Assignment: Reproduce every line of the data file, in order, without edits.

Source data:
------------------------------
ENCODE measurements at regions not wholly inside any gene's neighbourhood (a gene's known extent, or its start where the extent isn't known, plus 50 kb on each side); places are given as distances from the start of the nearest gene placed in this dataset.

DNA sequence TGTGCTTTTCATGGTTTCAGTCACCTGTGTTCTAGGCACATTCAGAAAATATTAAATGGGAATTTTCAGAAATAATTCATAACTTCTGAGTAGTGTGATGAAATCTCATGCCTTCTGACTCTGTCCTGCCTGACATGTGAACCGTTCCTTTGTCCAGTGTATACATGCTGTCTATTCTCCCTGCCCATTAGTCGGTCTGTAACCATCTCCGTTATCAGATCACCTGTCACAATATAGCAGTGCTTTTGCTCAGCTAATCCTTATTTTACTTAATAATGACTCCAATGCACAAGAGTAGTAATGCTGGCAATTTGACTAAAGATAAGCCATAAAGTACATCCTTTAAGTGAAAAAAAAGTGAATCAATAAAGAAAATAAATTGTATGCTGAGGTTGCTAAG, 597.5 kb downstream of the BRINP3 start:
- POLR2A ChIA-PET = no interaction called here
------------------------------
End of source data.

ENCODE measurements at regions not wholly inside any gene's neighbourhood (a gene's known extent, or its start where the extent isn't known, plus 50 kb on each side); places are given as distances from the start of the nearest gene placed in this dataset.

DNA sequence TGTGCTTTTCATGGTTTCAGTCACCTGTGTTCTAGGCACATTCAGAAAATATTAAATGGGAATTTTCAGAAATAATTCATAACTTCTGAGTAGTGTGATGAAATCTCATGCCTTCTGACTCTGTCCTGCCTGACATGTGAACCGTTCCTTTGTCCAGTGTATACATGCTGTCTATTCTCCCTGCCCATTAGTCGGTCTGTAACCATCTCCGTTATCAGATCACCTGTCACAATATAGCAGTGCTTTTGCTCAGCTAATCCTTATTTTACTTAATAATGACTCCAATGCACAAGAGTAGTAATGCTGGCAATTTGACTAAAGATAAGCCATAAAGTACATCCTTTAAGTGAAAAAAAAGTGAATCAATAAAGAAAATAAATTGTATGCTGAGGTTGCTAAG, 597.5 kb downstream of the BRINP3 start:
- POLR2A ChIA-PET = no interaction called here